Italian luxury carmaker Ferrari has increased its financial targets for the year after another exceptional quarter. The company reported a 45.7% rise in net profit, reaching €332 million, surpassing Factset analysts’ forecast of €294 million.
Ferrari also saw an 8.5% increase in car sales, totaling 3,459 vehicles sold worldwide during the July to September period. CEO Benedetto Vigna attributed this success to the appeal of customized models and the brand’s order book, which remains at a record high, covering sales through 2025.
These results suggest that Ferrari is not experiencing the slowdown in growth affecting other luxury segments. The company now anticipates 2023 sales of €5.9 billion, up from its previous estimate of €5.8 billion.
Ferrari plans to introduce fifteen new models between 2023 and 2026, including its first all-electric car, scheduled for release in 2025. In the third quarter, Ferrari reported a 23.5% sales increase, totaling €1.54 billion, with its primary market being Europe, the Middle East, and Africa. Although the Americas experienced a 21.1% sales increase, deliveries decreased by 8.0% in the China, Hong Kong, and Taiwan region.
Ferrari: A Storied History of Prancing Horses and Racing Legends
Ferrari, an iconic symbol of Italian luxury and automotive excellence, has a rich and storied history that spans over seven decades. Founded by Enzo Ferrari, the company has become synonymous with high-performance sports cars and a symbol of status and speed. Let’s take a journey through the history of this legendary marque.
1947-1960: The Early Years
Ferrari was officially founded in 1947 as Auto Avio Costruzioni Ferrari, and their first road car, the 125 S, rolled off the production line. The car featured a V12 engine designed by Gioachino Colombo. The 125 S scored Ferrari’s first racing victory, marking the beginning of an illustrious motorsport legacy.
1960-1980: Racing Dominance
In the 1960s, Ferrari achieved remarkable success in Formula One with legendary drivers like Juan Manuel Fangio and John Surtees. They also introduced iconic road cars like the 250 GTO and the 275 GTB. These cars combined style and performance, becoming classics that are highly sought after by collectors today.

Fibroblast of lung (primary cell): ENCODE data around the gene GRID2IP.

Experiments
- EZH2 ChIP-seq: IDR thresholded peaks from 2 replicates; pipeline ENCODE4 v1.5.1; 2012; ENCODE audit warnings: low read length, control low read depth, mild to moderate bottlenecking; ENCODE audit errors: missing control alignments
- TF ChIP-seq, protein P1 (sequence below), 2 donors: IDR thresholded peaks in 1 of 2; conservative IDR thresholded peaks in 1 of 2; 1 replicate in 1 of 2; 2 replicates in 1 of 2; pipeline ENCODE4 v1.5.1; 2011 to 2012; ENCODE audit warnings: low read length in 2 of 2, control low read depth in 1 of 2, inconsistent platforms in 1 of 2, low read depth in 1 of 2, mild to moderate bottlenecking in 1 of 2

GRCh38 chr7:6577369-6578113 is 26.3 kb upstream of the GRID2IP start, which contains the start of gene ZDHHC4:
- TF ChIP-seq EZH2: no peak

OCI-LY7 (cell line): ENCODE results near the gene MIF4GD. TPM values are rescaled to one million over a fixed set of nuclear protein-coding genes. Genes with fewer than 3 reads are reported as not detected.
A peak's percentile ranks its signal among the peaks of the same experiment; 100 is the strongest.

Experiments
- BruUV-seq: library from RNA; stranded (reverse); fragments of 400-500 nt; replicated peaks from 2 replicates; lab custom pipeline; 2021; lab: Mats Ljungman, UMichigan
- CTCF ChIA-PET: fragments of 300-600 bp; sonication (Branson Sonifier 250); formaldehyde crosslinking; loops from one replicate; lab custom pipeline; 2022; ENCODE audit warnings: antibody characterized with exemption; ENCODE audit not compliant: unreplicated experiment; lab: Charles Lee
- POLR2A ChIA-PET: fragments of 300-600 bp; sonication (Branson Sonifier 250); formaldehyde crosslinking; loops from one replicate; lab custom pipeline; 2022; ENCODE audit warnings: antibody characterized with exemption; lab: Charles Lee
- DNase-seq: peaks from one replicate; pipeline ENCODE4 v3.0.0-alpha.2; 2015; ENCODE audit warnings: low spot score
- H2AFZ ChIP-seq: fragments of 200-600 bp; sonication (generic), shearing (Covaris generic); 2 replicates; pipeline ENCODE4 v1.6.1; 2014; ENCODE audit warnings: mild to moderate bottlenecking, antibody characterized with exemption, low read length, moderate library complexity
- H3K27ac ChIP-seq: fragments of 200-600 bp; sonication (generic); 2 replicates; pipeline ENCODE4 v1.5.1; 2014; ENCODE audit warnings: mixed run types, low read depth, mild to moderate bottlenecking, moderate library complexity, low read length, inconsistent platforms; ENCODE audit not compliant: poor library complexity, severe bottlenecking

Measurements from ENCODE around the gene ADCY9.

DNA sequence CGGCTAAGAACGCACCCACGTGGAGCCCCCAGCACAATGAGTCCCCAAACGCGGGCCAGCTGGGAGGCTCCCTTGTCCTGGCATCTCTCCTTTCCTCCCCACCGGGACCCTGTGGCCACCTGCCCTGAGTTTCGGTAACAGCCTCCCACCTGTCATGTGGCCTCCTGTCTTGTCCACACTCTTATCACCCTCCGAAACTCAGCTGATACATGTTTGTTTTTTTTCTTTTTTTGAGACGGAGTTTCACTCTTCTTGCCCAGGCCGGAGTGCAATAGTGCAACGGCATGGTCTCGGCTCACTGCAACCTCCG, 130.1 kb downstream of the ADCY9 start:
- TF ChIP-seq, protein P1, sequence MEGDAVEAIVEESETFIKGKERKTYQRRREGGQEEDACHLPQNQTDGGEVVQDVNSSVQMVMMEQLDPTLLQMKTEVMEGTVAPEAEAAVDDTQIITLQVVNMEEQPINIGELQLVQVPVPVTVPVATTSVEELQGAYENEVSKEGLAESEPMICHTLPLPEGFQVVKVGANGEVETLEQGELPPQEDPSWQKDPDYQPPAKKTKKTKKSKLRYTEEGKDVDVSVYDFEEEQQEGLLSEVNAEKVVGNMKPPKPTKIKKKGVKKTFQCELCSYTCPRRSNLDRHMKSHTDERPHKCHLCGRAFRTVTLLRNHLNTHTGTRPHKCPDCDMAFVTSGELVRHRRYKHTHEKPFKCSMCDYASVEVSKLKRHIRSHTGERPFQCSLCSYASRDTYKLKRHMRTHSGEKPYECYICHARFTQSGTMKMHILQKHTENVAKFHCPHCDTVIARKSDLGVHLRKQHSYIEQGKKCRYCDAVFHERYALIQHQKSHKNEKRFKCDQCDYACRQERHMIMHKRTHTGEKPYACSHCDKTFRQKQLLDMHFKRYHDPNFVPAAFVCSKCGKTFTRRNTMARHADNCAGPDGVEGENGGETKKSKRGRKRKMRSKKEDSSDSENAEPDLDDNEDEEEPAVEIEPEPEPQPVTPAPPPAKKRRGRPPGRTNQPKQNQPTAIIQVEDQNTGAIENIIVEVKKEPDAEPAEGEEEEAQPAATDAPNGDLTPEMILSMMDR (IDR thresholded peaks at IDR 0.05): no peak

1980-2000: The Testarossa Era
The 1980s brought the era of the Testarossa, a car that became an icon of the decade. Known for its distinctive side strakes, it was featured in popular culture, making appearances in movies and music videos. Ferrari’s Formula One success continued with drivers like Michael Schumacher, bringing home numerous championships.
2000-Present: Modern Marvels
In the new millennium, Ferrari continued to innovate and set benchmarks for performance and design. The Enzo, named after the company’s founder, was introduced as one of the world’s fastest supercars. The 2000s also saw the arrival of the Ferrari F430 and the 599 GTB Fiorano.
In recent years, Ferrari has focused on producing limited-edition models and expanding its lineup to include the California, 458 Italia, 488 GTB, and the hybrid LaFerrari. They also celebrated their 70th anniversary by unveiling the LaFerrari Aperta, a stunning open-top hypercar.
Ferrari’s success in Formula One is legendary, having won numerous Constructors’ and Drivers’ Championships. Drivers like Schumacher, Kimi Räikkönen, and Fernando Alonso have played a significant role in maintaining the Scuderia Ferrari’s reputation as a top team in the sport.
The Future of Ferrari
Ferrari is continually looking to the future. The introduction of the SF90 Stradale marked Ferrari’s entry into the world of hybrid supercars. The company is also working on electric vehicles, ensuring it stays at the forefront of innovation.
Ferrari’s storied history is a testament to its commitment to excellence, performance, and luxury. As they continue to innovate and create cutting-edge vehicles, one thing remains constant: the prancing horse logo is a symbol of prestige and speed recognized worldwide.